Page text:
We see a homeless person huddled in a public space, her shopping bags piled around her, and think, “Poor woman. Must be awful to live that way. I wonder what her story is.” We walk around her and go about our business. That is sympathy. We notice her plight and may feel sad for her, but don’t identify with it or with her.
When we see her and imagine what it means to be cold and alone, with nowhere to go and living on the streets, we’re closer to empathy. We begin to feel her fear, despair, anger, hope, confusion. We can imagine ourselves in her situation and experience strong feelings. We are touched, sorrowful, upset. When we feel the feeling and stop there, that is empathy.
When the emotions we feel when we encounter this homeless woman cause us to do something to help her or others in her situation, we are closer to compassion. We recognize (sympathy), identify with and feel (empathy) her pain and are inspired or impelled to alleviate it. So we bring her a blanket, buy her a meal, volunteer at a shelter, lobby for assisted housing, whatever we can do. Maybe all we can do is meet her eyes with ours to let her know that she is not invisible.
So what does compassion have to do with coaching?
Few of us coach in tragic or desperate situations. In a broad sense, compassion involves noticing someone’s need, empathizing and doing something to meet that need. For most coaching situations, whether we coach individuals or teams, that need is a desire to grow or move towards a desired change. Coaching with compassion enables people to move from being afraid of change to being open to new possibilities – even inviting them.
This is a series inspired by House of Friendship’s ’12 Days for Good’ project. There’s a theme for each of the 12 days – no partridges or pear trees required. Learn more at http://12daysforgood.com
Agile is like keeping your balance when someone rocks the boat.
Every few weeks, someone I know learns what I’m up to and asks, “Who are these ‘agile coaches’ you work with?” So I try to explain. It’s not easy. But I love trying.
First I have to explain what ‘agile’ is. “It’s like the real meaning of the adjective,” I suggest. “Quick, co-ordinated, flexible, nimble. It’s like not losing your balance when the boat rocks. When we’re agile in our lives and businesses, we can adapt to changing circumstances.” They get that. They want that. We all do.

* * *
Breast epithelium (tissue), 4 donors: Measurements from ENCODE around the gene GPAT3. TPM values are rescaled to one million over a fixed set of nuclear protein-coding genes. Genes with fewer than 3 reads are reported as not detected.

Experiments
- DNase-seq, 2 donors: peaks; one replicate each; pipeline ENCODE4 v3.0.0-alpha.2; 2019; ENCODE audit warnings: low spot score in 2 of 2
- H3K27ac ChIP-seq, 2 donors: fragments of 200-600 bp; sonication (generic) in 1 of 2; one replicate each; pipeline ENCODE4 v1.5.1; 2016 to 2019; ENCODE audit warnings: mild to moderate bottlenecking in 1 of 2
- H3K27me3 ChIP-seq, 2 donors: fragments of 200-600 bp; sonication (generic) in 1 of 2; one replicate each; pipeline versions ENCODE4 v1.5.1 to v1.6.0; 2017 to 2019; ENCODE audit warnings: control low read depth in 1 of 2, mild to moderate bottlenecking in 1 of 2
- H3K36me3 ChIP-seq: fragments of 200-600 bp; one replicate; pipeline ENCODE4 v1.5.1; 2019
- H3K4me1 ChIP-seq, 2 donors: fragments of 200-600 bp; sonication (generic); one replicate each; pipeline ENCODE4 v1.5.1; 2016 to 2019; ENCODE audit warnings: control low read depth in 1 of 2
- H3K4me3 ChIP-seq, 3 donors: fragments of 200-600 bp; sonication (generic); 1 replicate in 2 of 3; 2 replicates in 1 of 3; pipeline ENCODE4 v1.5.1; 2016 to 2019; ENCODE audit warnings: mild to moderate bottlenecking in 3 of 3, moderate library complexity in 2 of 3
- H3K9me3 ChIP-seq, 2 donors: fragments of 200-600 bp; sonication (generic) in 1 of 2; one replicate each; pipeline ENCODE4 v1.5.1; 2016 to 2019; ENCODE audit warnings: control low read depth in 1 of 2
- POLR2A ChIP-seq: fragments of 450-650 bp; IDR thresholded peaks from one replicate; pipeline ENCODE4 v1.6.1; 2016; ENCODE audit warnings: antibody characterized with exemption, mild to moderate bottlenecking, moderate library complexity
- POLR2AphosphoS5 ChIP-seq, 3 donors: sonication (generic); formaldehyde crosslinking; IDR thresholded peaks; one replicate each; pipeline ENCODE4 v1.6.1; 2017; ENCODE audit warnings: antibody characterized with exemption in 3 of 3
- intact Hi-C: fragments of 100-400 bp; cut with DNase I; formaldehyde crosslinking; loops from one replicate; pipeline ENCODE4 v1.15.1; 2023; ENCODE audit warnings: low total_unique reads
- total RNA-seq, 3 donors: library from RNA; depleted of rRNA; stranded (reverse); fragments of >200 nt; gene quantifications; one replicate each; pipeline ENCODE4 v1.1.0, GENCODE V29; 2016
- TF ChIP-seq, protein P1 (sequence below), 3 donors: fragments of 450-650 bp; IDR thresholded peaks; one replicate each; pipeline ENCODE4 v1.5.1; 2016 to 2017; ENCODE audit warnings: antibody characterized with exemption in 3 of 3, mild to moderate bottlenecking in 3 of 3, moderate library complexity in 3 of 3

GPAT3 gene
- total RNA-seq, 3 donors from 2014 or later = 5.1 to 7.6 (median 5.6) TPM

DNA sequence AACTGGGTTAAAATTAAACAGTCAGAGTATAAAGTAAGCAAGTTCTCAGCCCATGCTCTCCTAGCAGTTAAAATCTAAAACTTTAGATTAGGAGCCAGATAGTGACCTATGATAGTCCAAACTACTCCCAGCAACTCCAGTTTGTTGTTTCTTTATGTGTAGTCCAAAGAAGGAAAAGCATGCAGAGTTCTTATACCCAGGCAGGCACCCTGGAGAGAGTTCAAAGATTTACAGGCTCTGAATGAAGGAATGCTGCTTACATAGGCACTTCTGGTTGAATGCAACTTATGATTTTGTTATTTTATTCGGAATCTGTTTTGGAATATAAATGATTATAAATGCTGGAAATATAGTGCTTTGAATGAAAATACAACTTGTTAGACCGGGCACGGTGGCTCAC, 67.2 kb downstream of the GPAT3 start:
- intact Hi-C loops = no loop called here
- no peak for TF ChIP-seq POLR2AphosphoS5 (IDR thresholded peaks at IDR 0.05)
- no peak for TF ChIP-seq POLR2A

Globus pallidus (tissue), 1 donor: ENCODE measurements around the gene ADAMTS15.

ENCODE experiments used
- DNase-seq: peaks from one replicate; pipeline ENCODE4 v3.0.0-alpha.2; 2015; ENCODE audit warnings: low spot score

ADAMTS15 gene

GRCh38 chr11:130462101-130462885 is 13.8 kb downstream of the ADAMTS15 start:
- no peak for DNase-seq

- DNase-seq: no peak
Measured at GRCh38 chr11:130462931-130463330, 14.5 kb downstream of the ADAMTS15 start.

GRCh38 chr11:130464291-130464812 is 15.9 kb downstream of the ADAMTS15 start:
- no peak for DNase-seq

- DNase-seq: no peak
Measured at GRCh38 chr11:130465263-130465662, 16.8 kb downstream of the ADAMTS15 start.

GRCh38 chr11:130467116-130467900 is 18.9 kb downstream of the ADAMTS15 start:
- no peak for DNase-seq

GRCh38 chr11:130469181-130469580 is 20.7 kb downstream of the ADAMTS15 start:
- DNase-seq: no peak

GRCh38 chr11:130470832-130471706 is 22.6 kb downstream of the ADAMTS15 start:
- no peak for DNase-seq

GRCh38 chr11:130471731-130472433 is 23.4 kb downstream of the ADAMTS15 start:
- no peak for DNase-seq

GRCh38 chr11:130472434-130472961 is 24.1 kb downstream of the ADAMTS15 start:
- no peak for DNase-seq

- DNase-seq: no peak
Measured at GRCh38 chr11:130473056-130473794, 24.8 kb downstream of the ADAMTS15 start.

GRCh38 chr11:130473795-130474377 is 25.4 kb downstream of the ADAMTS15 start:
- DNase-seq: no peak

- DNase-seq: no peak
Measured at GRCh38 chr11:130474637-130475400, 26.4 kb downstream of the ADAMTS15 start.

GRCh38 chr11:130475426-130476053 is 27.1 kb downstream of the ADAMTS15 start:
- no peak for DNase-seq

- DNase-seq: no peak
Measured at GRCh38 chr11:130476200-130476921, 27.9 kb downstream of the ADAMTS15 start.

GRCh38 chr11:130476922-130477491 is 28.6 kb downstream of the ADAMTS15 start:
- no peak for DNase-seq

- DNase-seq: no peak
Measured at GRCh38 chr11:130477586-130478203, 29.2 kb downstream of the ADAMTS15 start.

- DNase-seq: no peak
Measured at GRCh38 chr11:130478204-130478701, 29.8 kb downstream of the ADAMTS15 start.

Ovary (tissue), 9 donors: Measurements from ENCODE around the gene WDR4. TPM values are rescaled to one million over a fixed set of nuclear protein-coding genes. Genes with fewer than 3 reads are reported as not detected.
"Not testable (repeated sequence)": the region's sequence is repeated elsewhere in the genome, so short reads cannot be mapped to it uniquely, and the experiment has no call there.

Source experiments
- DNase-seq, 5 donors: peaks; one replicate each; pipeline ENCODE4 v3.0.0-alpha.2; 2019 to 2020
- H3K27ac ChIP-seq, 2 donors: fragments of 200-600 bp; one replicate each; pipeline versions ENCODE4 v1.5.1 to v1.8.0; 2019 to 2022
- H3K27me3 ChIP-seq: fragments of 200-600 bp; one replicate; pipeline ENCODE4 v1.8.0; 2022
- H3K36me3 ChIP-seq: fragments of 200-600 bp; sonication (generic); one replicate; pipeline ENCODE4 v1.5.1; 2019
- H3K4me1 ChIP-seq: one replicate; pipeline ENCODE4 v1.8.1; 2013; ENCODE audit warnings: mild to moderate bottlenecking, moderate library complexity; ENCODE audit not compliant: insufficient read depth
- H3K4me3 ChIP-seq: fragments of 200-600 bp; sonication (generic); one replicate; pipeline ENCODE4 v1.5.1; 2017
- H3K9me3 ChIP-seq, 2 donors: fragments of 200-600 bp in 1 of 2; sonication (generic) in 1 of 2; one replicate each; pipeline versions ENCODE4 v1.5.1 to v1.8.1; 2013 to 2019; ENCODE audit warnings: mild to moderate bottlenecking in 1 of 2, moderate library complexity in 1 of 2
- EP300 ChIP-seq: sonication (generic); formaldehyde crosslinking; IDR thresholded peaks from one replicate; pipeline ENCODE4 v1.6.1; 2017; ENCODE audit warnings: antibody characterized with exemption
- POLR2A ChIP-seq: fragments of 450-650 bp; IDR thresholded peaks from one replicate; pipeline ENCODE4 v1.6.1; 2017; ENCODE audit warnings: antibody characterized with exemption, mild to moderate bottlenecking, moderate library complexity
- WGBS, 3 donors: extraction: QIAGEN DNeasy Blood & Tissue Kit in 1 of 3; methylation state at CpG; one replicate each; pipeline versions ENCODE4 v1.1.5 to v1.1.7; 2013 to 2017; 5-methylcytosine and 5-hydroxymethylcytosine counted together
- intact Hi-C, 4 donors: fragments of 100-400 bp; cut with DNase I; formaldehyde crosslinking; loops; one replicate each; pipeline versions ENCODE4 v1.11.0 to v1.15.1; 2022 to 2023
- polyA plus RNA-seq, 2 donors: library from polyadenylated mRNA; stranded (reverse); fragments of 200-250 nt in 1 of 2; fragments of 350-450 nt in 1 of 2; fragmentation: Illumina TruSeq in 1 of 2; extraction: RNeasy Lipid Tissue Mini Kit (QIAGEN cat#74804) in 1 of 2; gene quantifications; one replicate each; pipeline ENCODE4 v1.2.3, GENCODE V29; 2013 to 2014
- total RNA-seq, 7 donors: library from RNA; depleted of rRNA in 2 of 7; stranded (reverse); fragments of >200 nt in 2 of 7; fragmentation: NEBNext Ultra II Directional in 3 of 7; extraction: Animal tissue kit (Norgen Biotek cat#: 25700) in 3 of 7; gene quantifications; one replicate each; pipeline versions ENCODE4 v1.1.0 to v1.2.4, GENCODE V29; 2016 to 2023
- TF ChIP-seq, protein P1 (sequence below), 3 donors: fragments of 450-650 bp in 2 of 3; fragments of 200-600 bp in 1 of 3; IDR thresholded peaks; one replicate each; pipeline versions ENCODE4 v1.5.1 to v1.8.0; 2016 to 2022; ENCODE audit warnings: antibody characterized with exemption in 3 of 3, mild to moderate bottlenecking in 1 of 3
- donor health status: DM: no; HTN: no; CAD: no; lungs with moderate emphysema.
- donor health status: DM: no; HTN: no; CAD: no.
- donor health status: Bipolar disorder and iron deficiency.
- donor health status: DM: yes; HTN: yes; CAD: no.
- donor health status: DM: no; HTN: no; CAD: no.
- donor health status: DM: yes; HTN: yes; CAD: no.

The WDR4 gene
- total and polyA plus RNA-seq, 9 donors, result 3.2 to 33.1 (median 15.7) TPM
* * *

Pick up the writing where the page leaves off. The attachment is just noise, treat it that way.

One of the businesses that’s wanted to be adaptive forever – or at least since the ’80s, when I first worked in it – is software development. In 2001, a gathering of industry luminaries set out four values and 12 principles they believed would help create better software. Today, the Agile Manifesto and Agile Principles are touchstones for thousands of teams around the world working to create products. And not just software. Marketers, HR folk, medical people and others are exploring agile methods in a bid to create better work and better workplaces.
The big deal with the Agile Manifesto is that it values people over process. In a world of unrelenting demand for things to be better, faster and cheaper, people issues plunged to the bottom of the priority pool. Processes, metrics and tools rose to the top. These are attractive to humans. We’re wired to seek predictability in times of uncertainty. These are tangible things we can see, measure and fool ourselves into thinking we can control.
People stuff, on the other hand, is untidy, unpredictable, uncomfortable. We don’t even pretend we can control people. Those who try, fail miserably. What might have worked in the industrial society, or even for our dads, will not float with today’s work force.
Meet the agilists
So along come these people who’ve adopted that agile, “people first” mind set. They talk about experimentation, self-organizing teams, collaboration, learning from failure. They deliver value to customers incrementally and often. No waiting for years for products with every imaginable feature in place, whether or not customers still want them. Agilists point to places where they’ve introduced new ways of working that discourage firefighting, last-minute heroics and adrenaline addiction and, instead, promote sane work practices. Sometimes, the agile mindset and practices can help companies bring better products to market sooner and at less cost. The evidence is there. Better work. Better workplaces. Better workers. Better products. Better service.
Their daily meetings are super short, more because they’re focused on what needs to happen next than because they don’t use chairs. Premises Department does not understand this. Agilists put sticky notes all over the walls. They may even write on the windows. More confusion for Premises. And for anyone else who doesn’t quite get what’s going on with “those funny people on the third floor.”
Some people take to these new ways of working like tadpoles take to water. Still, most take time to adapt to new roles and ways of working. The old notions of power and status seem as old-fashioned and just plain wrong as smoking on an airplane, but the habits aren’t easy to break.
- Project managers, used to giving people directions, are now being asked to “take it to the team.” Charts full of wild-ass guesses (WAGs) about what would be built when and long, boring status meetings have given way to Post-It notes on whiteboards and walk-by meetings. Many have been directed to coach rather than direct people. For some, “Coach” sounds like “Ouch!”
- Developers, once happy solving design puzzles and process problems all alone, checking in their code after long periods of time, can be uncomfortable when asked to co-ordinate tightly with others. Sometimes, they even share a computer and write code as a pair. For some, that’s exciting. For others, not so much.
- Product owners, folks from the business side, are charged with deciding what gets built first and next and after that. Once upon a time, they had sticks known as Requirements Documents and Work Schedules to shake at the project managers, whom they saw only at status meetings and communicated to with documents. Now they’re part of the development team and even have desks far, far away from their marketing department homeland.